Virtron
06-20-2010, 09:16 AM
I think so. If you dislocated your sacroiliac joint deadlifting, then you were most likely doing something wrong. Make sure you have someone experienced to look at your form, and make sure you do your assistance work.

All right thanks man. Youve given me good advice before.

Sean S
06-20-2010, 10:43 AM
I've dealt with some SI joint issues lately (not as serious as a dislocation thought) and doing heavy partials would have been the worst thing I could have done. For a while I just couldn't handle heavy loading of the joint, regardless of the ROM. So doing heavy rack pulls or partial squats would have likely made it much worse. I would recommend icing the area after training (even if it feels OK) and don't go crazy with loading the area right away. Work back to heavy lifts slowly and really make sure your technique is right.

Virtron
06-20-2010, 10:59 AM
I've dealt with some SI joint issues lately (not as serious as a dislocation thought) and doing heavy partials would have been the worst thing I could have done. For a while I just couldn't handle heavy loading of the joint, regardless of the ROM. So doing heavy rack pulls or partial squats would have likely made it much worse. I would recommend icing the area after training (even if it feels OK) and don't go crazy with loading the area right away. Work back to heavy lifts slowly and really make sure your technique is right.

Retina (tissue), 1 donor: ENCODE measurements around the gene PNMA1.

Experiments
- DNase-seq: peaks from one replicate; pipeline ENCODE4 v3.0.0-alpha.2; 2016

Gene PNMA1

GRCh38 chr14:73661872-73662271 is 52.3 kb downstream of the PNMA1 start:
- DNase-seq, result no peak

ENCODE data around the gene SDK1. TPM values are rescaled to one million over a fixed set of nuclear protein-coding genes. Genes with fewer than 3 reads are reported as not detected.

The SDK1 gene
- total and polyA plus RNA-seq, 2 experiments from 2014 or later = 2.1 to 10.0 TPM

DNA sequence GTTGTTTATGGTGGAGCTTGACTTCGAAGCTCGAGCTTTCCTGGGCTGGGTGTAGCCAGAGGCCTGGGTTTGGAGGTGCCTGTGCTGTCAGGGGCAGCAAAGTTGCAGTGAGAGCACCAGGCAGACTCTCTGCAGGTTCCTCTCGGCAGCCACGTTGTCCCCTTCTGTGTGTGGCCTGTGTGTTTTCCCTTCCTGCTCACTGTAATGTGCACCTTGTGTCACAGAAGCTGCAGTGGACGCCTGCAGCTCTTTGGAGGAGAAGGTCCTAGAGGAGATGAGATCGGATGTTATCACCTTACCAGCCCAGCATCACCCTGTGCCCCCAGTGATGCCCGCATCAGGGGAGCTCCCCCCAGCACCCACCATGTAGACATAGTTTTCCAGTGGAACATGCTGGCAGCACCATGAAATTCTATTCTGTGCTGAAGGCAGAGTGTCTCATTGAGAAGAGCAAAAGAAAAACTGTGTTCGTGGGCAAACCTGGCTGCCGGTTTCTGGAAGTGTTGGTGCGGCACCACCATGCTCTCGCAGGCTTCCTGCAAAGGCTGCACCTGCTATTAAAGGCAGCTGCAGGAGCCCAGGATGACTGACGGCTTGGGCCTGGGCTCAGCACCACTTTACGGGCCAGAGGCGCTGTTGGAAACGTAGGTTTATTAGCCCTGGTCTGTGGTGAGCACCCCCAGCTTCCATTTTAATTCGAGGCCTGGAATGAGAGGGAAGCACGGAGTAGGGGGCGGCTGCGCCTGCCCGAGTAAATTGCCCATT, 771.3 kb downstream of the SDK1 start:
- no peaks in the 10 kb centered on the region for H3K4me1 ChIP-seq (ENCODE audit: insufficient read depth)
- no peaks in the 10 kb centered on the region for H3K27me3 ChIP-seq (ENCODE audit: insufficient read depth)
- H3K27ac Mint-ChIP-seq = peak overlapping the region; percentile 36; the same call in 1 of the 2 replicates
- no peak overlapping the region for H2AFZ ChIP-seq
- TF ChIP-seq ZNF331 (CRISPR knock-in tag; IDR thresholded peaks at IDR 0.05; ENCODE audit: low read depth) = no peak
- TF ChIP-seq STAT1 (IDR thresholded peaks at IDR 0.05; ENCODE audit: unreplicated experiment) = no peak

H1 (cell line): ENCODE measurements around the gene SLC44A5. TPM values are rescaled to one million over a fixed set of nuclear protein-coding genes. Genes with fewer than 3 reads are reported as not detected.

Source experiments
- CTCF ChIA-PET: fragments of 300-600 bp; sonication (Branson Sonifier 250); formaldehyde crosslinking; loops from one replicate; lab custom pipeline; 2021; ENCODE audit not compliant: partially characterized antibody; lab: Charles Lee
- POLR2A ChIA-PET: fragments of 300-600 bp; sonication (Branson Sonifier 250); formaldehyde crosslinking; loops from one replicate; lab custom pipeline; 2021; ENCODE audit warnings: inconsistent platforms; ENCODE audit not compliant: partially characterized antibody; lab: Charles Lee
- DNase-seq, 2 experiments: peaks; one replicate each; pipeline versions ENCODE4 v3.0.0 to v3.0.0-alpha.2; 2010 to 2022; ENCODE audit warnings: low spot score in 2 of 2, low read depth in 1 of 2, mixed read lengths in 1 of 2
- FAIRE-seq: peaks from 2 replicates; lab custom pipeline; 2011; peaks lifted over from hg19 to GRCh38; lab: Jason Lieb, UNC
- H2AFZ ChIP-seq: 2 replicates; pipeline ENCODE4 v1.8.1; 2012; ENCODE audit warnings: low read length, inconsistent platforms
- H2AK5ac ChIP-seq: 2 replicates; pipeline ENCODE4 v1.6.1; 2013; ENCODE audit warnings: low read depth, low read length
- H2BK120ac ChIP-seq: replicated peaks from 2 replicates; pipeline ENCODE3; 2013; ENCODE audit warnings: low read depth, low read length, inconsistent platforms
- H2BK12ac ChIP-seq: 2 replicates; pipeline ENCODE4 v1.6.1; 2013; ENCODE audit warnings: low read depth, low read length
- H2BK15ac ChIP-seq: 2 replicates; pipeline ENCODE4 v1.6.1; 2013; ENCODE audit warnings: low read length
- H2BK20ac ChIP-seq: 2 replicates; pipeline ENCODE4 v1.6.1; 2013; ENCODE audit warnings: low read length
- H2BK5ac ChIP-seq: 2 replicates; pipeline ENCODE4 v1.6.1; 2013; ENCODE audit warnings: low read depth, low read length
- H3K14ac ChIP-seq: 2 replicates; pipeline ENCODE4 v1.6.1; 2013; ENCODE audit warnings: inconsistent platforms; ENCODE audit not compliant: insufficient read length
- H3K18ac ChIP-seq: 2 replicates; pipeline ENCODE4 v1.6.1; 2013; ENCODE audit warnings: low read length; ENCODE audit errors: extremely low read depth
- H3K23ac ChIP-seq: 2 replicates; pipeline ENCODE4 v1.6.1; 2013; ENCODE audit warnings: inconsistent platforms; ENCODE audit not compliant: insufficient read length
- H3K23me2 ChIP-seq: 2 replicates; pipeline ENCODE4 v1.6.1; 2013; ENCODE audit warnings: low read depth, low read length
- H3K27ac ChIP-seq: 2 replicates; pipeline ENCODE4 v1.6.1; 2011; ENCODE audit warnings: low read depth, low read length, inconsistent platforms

I hear what youre saying. Ive been on my third week of 135lb deads. I also take animal flex and do myofascial release work with a tenns ball. I finally feel like a human again lol. I used to rely on my lats a lot when i pulled. I switched over to a more hamstring based pull. Im thinking in 5 more weeks ill be ready for 185.

dynamo
06-20-2010, 01:00 PM
correct me if i'm wrong but I believe WS4SB has speed work incorporated into it as a quasi deload type training and from what I understand speed work greatly helps with ligament strength as well as recovery.

Nevertheless, ligaments have no direct blood supply and because of this they do take a very long time to heal when injured. If you're going to focus on ligament strengthening I would make sure your vitamins and mineral intake is up to par and make certain you give your body time to heal.

I've had ligament troubles in the past but I found I could overcome them with high rep work and speed work and some good stretching and I absolutely listen to my body whenever it says "too much." I am sure I could progress faster with more injuries if I would just go for my goals, but so far I have not done any permanent damage to my body thanks to proper warm ups and recovery work when necessary.

chris mason
06-20-2010, 01:26 PM
The heavy work you do on your ME day will stimulate tendon thickness etc. Adding additional partials with even greater loads will lead to injury. If you want to support your tendons and ligaments incorporate some VERY high repetition (100 reps) work at the end of your training day. This generates blood flow to the area and helps support the health of the relatively avascular tendons and ligaments.

Virtron
06-20-2010, 01:28 PM